Format

Send to

Choose Destination
Stress. 2014 Jul;17(4):314-20. doi: 10.3109/10253890.2014.919447.

Circulating cortisol levels after exogenous cortisol administration are higher in women using hormonal contraceptives: data from two preliminary studies.

Author information

1
Department of Psychology, University of Notre Dame , Notre Dame, IN , USA .

Abstract

Exogenous cortisol administration has been used to test the influence of glucocorticoids on a variety of outcomes, including memory and affect. Careful control of factors known to influence cortisol and other endogenous hormone levels is central to the success of this research. While the use of hormonal birth control (HBC) is known to exert many physiological effects, including decreasing the salivary cortisol response to stress, it is unknown how HBC influences circulating cortisol levels after exogenous cortisol administration. To determine those effects, we examined the role of HBC on participants' cortisol levels after receiving synthetic cortisol (hydrocortisone) in two separate studies. In Study 1, 24 healthy women taking HBC and 26 healthy men were administered a 0.1 mg/kg body weight intravenous dose of hydrocortisone, and plasma cortisol levels were measured over 3 h. In Study 2, 61 participants (34 women; 16 were on HBC) received a 15 mg hydrocortisone pill, and salivary cortisol levels were measured over 6 h. Taken together, results from these studies suggest that HBC use is associated with a greater cortisol increase following cortisol administration. These data have important methodological implications: (1) when given a controlled dose of hydrocortisone, cortisol levels may increase more dramatically in women taking HBC versus women not on HBC or men; and (2) in studies manipulating cortisol levels, women on hormonal contraceptives should be investigated as a separate group.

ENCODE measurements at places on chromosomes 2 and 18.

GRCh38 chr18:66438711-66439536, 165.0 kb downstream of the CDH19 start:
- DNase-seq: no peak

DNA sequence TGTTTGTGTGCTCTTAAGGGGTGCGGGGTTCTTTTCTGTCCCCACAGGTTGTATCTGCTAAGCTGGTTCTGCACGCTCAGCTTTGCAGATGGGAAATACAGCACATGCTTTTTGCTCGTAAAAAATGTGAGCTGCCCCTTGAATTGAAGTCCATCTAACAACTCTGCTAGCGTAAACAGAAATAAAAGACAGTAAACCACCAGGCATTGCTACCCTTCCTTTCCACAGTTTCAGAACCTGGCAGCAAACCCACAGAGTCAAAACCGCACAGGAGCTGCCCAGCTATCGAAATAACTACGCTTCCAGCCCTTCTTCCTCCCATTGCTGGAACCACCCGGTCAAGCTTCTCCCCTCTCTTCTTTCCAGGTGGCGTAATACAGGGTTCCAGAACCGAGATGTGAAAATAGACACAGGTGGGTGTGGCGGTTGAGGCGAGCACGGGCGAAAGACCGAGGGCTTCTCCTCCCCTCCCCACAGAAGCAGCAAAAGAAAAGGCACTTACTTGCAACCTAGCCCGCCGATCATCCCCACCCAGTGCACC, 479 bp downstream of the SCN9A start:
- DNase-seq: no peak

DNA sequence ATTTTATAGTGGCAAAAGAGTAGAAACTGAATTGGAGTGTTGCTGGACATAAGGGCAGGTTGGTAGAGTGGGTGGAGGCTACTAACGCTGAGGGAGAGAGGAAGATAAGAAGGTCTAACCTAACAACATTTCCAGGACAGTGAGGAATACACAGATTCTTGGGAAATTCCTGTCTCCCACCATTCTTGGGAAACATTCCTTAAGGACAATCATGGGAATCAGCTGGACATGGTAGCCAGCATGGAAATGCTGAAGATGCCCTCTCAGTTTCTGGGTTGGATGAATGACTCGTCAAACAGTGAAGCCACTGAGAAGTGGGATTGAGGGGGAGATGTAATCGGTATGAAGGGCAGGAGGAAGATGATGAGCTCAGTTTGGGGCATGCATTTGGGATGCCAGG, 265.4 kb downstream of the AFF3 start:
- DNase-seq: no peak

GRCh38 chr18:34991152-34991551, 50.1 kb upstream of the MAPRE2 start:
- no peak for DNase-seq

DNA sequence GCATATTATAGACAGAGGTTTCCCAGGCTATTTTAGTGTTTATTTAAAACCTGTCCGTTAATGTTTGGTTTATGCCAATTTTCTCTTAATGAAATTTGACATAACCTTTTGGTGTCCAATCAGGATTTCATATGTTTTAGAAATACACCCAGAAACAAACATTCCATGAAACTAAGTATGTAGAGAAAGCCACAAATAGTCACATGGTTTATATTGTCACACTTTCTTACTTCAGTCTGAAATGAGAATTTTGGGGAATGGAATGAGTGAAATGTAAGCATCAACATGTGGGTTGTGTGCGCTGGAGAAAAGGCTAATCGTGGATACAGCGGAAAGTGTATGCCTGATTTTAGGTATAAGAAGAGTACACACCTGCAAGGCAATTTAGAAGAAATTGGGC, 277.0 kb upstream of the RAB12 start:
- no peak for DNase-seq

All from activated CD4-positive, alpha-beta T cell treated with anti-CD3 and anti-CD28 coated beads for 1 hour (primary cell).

KEYWORDS:

Birth control; HPA axis; glucocorticoids; hydrocortisone; intravenous; oral; sex differences

PMID:
24773147
PMCID:
PMC4273669
DOI:
10.3109/10253890.2014.919447
[Indexed for MEDLINE]
Free PMC Article

Supplemental Content

Full text links

Icon for Taylor & Francis Icon for PubMed Central
Loading ...
Support Center